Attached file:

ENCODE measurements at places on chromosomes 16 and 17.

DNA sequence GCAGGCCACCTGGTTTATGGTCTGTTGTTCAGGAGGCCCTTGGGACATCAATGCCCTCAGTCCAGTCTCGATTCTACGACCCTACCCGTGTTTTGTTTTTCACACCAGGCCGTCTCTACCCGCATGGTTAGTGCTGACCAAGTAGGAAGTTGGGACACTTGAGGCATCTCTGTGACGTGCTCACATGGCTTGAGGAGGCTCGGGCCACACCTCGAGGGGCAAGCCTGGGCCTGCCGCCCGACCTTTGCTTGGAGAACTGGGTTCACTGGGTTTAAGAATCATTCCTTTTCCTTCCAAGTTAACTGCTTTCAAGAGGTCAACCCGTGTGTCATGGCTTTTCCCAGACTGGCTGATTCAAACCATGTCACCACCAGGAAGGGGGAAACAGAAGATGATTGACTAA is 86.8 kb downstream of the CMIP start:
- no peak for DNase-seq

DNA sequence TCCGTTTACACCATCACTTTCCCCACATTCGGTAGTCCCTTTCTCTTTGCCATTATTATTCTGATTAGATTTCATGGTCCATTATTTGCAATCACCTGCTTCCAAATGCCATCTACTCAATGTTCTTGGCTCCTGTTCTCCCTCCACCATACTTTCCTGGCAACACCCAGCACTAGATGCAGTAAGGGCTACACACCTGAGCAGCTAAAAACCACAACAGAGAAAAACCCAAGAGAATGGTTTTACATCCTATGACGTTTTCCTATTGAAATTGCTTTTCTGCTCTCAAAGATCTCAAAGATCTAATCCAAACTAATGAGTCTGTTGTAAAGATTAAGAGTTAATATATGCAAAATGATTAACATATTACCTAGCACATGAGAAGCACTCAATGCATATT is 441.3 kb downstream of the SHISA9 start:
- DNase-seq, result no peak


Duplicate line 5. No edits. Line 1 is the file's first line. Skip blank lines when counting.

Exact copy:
- DNase-seq, result no peak